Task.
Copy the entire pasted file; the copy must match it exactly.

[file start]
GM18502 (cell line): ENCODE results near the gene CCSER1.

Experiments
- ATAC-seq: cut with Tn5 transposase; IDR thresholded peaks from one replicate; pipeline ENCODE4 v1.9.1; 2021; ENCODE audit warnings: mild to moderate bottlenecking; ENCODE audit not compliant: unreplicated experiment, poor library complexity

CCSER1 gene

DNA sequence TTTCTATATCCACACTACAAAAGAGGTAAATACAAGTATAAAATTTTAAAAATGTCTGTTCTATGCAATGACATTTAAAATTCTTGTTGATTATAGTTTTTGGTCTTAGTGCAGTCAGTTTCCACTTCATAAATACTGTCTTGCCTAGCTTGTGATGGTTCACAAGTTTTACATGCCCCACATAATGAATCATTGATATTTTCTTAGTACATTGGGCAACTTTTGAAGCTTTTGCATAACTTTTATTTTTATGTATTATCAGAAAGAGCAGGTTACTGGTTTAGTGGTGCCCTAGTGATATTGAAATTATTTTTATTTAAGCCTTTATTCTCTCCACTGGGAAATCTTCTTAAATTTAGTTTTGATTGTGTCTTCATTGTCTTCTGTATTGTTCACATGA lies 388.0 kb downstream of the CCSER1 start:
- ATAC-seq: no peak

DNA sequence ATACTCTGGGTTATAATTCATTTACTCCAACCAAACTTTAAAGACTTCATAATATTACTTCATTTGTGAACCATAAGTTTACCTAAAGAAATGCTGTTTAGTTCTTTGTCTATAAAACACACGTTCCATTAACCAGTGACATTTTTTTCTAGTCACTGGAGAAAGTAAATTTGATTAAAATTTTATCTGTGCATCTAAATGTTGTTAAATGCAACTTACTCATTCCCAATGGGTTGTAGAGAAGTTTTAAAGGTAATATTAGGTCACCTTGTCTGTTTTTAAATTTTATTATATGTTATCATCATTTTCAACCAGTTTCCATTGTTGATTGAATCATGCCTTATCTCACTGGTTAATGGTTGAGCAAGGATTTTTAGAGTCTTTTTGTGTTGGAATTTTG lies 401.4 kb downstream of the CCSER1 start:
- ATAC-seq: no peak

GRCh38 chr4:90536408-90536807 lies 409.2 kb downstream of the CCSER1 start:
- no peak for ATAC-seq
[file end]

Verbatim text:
GM18502 (cell line): ENCODE results near the gene CCSER1.

Experiments
- ATAC-seq: cut with Tn5 transposase; IDR thresholded peaks from one replicate; pipeline ENCODE4 v1.9.1; 2021; ENCODE audit warnings: mild to moderate bottlenecking; ENCODE audit not compliant: unreplicated experiment, poor library complexity

CCSER1 gene

DNA sequence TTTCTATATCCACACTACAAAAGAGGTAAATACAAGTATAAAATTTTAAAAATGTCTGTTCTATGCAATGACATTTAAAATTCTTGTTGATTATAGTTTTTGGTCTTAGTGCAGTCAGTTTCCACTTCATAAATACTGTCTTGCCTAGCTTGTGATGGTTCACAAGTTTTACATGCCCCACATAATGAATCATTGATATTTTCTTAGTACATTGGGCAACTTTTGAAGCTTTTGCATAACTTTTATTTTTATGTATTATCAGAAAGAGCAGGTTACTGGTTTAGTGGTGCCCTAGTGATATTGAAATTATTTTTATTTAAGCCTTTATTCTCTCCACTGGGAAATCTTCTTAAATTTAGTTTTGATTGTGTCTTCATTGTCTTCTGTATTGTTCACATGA lies 388.0 kb downstream of the CCSER1 start:
- ATAC-seq: no peak

DNA sequence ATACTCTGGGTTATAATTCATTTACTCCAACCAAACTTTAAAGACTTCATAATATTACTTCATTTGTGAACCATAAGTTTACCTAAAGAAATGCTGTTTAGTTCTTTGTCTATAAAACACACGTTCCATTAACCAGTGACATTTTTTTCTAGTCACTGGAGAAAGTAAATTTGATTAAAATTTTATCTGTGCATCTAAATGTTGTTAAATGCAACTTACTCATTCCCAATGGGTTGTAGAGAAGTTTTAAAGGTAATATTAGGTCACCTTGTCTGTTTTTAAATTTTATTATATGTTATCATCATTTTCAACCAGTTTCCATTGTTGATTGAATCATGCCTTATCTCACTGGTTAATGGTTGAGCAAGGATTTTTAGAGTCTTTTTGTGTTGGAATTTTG lies 401.4 kb downstream of the CCSER1 start:
- ATAC-seq: no peak

GRCh38 chr4:90536408-90536807 lies 409.2 kb downstream of the CCSER1 start:
- no peak for ATAC-seq